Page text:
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This presentation will examine the images on the City of Ottawa’s geoOttawa web site. More specifically, it will look at how individual images are prepared for display in the geo-referenced frame. For years, the local municipality has systematically flown and captured aerial images of the Ottawa area. Additionally, since the 1920s, aerial reconnaissance has captured the landscape from above. With these images, continuous seamless geo-referenced images are created and displayed within GIS software and on-line. The creation of these images seem trivial, however, there is an art and science to the preparation and presentation of these aerial images. This will include a discussion of ortho-rectification, mosaicing, blending, seamlines and dodging.
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A Collaboration to Represent Child Poverty in Winnipeg

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To enhance the capacity of the libraries to offer tutorials and workshops in multimedia object creation, the participation of technicians, librarians and researchers across the two UM campuses and within the greater community was solicited on a pilot project on poverty. In the first collaboration undertaken, discovery of and access to data from the national Community Data Program, the City of Winnipeg, and uncatalogued UM datasets was made. Poverty was selected as the pilot’s topic since UM plans to offer an interdisciplinary program on Human Rights, and since poverty is a current and growing problem here and across Canada. Researchers with little or no GIS experience but with a wealth of expertise on poverty joined in the collaboration. In Winnipeg, many children 17 years and younger are living in poverty or extreme poverty. By census tract, trends in child poverty, as indicated by LIM-AT, are presented between 2005 and 2012. The distribution, concentrations, and geographic clustering of child poverty are analyzed for children in general, for Aboriginal children, racialized children and children of recent immigrants. Other indicators that may co-occur with poverty are presented by neighborhood, as well. They include social and material neighbourhood deprivation, health indicators, median shelter costs and change over time, housing tenure by type, housing condition and suitability, patterns of residential tenure and migrancy, percentage of lone-parent households and median highest educational attainment. Neighborhoods where indicators are improving are discussed, as are opportunities for other neighborhoods.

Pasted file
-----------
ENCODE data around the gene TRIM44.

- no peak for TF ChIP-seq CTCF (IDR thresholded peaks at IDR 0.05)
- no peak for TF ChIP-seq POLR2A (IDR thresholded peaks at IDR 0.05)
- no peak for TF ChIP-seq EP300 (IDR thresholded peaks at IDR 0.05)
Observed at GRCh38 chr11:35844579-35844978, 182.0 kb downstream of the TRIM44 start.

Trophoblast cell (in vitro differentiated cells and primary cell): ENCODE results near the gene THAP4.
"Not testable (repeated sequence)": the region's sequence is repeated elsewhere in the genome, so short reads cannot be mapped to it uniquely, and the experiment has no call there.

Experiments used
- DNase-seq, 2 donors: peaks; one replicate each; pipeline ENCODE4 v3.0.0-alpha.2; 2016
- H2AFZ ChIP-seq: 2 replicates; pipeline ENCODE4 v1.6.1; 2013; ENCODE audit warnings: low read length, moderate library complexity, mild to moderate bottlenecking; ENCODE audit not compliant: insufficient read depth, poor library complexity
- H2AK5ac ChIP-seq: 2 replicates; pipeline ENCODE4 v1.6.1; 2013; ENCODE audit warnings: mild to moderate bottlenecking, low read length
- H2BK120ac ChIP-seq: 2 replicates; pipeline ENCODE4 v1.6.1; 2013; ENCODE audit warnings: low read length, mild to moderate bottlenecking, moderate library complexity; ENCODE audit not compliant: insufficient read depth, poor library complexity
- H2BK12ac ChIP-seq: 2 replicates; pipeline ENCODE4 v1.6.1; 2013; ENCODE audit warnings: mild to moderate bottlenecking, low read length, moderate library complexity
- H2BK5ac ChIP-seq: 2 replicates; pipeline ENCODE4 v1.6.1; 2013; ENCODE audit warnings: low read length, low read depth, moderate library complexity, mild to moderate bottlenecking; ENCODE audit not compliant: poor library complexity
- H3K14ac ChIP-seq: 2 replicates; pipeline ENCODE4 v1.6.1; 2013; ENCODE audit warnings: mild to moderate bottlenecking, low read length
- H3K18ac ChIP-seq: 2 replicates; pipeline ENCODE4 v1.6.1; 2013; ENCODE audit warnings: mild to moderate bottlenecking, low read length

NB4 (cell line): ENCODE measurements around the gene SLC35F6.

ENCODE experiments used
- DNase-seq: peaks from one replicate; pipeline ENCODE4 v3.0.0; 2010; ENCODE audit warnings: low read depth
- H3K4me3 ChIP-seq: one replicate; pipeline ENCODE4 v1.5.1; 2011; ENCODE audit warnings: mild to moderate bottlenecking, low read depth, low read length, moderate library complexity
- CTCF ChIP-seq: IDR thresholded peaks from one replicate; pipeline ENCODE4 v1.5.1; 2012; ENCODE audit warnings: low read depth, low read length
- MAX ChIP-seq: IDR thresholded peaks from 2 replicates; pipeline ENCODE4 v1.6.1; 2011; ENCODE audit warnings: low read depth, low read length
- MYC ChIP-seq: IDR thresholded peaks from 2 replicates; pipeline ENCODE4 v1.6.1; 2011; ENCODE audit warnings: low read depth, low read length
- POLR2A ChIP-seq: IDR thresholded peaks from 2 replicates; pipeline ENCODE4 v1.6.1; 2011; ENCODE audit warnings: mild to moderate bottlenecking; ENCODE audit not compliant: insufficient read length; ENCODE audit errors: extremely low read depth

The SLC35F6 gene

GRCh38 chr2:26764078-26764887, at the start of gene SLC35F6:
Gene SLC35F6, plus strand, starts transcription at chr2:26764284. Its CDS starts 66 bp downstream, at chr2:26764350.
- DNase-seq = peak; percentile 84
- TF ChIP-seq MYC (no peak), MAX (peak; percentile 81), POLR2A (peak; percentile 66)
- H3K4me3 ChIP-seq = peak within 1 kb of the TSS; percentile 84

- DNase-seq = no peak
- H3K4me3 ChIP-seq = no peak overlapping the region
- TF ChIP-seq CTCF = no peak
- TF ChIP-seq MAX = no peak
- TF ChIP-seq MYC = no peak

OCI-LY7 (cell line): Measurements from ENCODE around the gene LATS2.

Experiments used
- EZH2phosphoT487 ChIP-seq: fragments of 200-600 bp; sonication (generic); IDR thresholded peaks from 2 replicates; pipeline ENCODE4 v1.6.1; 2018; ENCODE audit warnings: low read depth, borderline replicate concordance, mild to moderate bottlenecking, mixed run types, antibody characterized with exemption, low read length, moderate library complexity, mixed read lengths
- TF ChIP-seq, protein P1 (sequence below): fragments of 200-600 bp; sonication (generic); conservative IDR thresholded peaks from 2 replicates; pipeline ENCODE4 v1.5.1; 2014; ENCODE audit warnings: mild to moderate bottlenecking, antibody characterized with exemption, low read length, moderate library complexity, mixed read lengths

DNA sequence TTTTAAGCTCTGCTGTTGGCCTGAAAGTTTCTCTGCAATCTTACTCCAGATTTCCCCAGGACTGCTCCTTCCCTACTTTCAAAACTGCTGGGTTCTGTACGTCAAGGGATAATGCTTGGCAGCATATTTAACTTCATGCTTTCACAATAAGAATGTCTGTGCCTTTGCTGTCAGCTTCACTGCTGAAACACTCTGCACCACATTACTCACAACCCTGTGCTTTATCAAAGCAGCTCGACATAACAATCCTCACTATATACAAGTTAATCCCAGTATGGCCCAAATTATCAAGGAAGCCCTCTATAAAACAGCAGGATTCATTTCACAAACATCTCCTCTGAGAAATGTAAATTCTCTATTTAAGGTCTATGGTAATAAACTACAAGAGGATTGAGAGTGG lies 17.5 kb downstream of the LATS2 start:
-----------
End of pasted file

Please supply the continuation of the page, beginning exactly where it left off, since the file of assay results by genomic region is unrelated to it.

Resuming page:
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BREAK

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Keeping an Eye on our Historical Topos!: a Collaborative OCUL Geo Project